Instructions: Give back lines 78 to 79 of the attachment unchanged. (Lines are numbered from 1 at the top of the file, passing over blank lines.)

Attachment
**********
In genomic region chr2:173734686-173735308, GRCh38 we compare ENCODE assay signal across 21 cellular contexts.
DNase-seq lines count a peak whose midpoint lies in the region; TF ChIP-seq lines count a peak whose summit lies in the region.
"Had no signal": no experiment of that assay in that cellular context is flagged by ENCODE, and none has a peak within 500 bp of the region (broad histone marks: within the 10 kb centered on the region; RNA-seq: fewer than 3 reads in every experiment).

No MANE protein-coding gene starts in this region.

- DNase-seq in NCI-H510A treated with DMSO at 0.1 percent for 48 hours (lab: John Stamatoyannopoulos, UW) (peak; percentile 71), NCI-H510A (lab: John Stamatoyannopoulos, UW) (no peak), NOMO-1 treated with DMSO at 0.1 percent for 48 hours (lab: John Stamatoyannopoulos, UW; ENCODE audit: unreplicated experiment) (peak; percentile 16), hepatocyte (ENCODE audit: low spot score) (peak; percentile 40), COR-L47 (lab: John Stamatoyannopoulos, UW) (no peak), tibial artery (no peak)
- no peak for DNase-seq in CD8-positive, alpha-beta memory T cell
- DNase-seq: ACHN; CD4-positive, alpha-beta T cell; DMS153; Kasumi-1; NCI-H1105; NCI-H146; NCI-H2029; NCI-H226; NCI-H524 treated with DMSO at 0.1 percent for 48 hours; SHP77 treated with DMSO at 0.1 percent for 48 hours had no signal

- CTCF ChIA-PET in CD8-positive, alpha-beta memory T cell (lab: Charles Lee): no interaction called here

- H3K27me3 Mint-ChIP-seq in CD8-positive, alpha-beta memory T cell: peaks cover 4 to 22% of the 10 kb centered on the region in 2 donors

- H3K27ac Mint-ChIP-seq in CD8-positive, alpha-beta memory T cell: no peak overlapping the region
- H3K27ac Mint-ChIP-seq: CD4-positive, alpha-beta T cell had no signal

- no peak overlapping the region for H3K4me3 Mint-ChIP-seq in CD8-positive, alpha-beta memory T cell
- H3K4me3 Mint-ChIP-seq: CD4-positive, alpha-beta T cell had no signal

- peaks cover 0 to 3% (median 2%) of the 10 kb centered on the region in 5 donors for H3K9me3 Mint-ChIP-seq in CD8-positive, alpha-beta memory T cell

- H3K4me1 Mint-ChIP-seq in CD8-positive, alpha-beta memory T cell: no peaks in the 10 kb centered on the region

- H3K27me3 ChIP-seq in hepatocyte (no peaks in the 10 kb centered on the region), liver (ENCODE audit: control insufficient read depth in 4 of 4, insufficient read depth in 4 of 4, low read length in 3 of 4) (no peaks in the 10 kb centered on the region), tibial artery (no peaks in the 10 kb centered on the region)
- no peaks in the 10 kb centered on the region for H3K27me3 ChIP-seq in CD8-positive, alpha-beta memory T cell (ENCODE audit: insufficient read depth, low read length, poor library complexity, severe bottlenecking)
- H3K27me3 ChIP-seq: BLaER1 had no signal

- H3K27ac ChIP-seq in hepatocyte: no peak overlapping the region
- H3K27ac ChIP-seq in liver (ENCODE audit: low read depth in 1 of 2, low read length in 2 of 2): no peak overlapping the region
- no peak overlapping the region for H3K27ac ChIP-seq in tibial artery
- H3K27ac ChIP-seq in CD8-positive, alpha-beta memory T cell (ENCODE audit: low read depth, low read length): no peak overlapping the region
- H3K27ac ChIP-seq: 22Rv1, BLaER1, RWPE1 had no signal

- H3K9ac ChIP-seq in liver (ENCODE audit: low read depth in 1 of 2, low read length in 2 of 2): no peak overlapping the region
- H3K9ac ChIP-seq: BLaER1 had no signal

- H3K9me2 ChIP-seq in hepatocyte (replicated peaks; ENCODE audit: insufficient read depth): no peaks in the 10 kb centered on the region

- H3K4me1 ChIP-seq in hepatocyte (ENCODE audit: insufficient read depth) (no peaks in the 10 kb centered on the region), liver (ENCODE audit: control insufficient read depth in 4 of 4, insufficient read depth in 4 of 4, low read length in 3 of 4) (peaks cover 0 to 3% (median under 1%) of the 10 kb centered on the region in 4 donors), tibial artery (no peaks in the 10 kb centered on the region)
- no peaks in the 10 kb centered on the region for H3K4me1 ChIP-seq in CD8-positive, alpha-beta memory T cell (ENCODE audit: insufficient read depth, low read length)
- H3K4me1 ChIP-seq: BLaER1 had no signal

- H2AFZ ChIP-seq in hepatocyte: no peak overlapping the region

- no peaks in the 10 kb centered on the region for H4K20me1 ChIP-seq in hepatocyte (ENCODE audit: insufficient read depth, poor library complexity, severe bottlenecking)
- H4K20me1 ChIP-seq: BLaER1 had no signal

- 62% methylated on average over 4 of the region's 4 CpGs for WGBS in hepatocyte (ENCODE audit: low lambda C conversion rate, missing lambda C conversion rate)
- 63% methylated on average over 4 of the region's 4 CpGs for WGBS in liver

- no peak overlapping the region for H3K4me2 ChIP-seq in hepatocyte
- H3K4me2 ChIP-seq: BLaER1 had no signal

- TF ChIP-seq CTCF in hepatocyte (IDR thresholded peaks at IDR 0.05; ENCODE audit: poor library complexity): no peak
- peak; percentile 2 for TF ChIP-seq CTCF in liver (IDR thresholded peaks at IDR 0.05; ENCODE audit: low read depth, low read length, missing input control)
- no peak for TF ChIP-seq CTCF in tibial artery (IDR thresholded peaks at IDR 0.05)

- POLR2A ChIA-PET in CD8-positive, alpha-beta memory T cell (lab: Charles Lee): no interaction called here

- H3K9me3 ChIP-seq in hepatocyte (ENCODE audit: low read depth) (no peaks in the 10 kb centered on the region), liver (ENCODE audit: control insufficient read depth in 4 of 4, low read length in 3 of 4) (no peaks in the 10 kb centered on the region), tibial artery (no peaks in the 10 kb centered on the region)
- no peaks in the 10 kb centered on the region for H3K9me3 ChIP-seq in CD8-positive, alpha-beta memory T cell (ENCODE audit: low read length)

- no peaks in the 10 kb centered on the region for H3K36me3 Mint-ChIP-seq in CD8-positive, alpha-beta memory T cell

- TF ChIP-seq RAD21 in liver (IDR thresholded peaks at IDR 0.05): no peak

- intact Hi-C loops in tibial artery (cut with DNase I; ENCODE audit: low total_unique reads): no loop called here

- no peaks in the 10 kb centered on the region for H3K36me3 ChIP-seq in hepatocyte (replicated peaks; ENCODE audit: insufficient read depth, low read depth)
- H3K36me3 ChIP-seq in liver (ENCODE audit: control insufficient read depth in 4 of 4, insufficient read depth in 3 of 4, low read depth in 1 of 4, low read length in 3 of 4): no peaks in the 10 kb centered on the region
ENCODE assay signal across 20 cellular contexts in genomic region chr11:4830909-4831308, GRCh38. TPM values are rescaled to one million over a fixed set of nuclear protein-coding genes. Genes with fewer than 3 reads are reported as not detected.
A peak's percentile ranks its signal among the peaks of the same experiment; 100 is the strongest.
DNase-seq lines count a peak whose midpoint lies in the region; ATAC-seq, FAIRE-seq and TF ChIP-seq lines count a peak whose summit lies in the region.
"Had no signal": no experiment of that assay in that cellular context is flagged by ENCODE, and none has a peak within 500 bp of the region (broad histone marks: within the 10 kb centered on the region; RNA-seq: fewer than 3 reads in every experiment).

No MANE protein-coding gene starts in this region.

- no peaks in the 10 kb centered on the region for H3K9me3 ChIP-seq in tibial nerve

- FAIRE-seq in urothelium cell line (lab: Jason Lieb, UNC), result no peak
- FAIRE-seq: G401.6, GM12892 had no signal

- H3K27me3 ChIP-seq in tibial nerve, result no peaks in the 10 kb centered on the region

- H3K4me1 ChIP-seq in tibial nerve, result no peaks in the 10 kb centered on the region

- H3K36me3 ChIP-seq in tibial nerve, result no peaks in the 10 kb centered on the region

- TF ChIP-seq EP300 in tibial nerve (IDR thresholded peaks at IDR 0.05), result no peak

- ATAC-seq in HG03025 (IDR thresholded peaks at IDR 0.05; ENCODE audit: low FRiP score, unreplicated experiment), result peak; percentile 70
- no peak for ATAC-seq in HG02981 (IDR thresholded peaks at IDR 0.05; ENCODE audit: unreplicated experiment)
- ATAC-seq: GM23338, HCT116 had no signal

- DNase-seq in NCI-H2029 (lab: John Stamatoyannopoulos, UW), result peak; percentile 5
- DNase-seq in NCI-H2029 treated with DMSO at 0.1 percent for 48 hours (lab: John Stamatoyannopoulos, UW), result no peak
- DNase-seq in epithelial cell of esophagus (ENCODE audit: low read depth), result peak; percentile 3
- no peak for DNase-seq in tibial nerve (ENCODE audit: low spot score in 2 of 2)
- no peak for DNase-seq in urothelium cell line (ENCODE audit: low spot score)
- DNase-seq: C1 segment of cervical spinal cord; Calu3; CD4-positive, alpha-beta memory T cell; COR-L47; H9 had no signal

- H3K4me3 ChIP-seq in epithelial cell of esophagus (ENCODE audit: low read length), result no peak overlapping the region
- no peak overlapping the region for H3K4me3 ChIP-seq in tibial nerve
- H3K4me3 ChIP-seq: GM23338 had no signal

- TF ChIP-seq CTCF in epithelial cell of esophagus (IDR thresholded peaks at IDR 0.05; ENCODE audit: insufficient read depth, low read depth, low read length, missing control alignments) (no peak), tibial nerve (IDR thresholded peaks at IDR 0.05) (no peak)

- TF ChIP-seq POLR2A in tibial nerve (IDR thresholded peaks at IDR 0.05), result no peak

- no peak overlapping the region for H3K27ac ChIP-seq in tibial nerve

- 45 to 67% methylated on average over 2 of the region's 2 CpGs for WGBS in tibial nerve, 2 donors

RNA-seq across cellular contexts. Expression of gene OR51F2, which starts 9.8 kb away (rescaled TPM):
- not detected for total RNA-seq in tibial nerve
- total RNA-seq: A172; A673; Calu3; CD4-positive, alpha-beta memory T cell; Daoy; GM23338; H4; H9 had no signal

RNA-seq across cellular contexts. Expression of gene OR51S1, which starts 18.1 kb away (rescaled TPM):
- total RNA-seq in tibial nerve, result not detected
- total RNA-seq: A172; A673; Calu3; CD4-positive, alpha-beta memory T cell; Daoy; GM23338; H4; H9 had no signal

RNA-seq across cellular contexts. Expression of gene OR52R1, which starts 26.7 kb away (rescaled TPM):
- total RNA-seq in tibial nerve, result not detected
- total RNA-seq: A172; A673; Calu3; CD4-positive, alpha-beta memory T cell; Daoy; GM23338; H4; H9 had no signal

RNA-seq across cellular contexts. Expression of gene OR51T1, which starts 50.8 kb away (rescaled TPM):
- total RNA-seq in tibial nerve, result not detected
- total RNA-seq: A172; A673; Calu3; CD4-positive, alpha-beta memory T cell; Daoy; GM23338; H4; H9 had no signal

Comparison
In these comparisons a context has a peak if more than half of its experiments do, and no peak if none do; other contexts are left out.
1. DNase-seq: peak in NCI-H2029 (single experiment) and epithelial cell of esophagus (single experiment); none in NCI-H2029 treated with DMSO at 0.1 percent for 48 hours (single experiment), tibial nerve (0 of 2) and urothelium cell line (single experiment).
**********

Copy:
- total RNA-seq: A172; A673; Calu3; CD4-positive, alpha-beta memory T cell; Daoy; GM23338; H4; H9 had no signal

RNA-seq across cellular contexts. Expression of gene OR51S1, which starts 18.1 kb away (rescaled TPM):